According to the Biden fact sheet, the executive order will immediately halt any discharges from the armed forces based on gender dysphoria. A 2014 report from the Williams Institute estimated 15,500 transgender adults are serving in the U.S. military, including 8,800 on active duty and 6,700 in the National Guard or Reserves.
“Simply put, transgender service members will no longer be subject to the possibility of discharge or separation on the basis of gender identity; transgender service members can serve in their gender when transition is complete and the gender marker in the Defense Enrollment Eligibility Reporting System (DEERS) is changed and transgender service members should know that they are accepted throughout the U.S. military,” the fact sheet says.
But the order is unclear about whether a service members with the diagnosis will be able to serve until they obtain they transition-related care.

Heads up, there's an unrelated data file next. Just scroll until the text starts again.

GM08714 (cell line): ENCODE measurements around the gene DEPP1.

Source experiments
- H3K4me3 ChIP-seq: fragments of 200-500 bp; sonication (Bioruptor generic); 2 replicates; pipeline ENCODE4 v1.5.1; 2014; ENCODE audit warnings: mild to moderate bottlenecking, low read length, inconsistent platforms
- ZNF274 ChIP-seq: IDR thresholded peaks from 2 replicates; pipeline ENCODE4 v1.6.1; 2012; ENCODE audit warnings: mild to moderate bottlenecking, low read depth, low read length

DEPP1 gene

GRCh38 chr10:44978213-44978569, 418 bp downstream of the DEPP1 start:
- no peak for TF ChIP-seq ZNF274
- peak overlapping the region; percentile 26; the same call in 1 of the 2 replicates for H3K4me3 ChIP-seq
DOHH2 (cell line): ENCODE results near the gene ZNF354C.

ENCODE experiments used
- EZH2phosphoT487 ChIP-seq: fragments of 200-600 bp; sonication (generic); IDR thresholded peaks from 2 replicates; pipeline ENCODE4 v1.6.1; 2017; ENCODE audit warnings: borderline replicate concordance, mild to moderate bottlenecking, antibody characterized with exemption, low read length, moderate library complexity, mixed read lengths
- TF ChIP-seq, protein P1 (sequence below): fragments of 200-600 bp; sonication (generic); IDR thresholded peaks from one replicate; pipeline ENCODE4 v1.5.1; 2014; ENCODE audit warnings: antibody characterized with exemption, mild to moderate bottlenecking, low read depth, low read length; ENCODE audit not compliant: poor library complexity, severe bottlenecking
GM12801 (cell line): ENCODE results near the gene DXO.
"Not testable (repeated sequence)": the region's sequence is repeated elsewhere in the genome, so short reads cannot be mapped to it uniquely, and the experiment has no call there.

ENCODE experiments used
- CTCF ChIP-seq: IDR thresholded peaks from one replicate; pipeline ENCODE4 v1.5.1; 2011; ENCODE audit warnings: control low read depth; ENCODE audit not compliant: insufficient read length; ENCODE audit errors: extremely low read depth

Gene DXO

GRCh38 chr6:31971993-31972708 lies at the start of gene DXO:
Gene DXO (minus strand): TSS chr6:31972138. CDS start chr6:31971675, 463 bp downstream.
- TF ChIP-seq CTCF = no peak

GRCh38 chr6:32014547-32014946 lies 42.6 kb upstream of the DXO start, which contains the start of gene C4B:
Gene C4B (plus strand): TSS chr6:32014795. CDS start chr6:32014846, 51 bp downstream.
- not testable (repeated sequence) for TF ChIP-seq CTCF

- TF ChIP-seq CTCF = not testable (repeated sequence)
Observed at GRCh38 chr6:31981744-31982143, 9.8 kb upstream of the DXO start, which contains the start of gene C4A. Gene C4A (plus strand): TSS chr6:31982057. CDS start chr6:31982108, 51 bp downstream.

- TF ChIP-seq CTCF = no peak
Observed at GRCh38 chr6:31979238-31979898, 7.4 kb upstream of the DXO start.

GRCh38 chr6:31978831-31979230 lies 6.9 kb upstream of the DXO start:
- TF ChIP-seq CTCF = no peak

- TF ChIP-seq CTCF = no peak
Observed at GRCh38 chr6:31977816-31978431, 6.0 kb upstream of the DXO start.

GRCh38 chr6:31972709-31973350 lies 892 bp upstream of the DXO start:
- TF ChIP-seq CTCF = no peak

Further, the fact sheet doesn’t address whether individuals who aren’t in the military, but seeking to enlist, will be able to accede if they have a diagnosis of gender dysphoria or obtained transition-related care, which were disqualifying under the Trump administration policy.
Finally, the executive order gives the Defense Department and the Department of Homeland Security, which oversees the Coast Guard, a timeframe of 60 days to report on implementation and allows “consultation with the Joint Chiefs of Staff” to achieve the goals of the order.
All in all, the fact sheet indicates the Biden policy will bar involuntary discharges of service members for being transgender and obtaining a diagnosis of gender dysphoria, but whether transgender civilians will be able to enlist in the armed forces is unclear.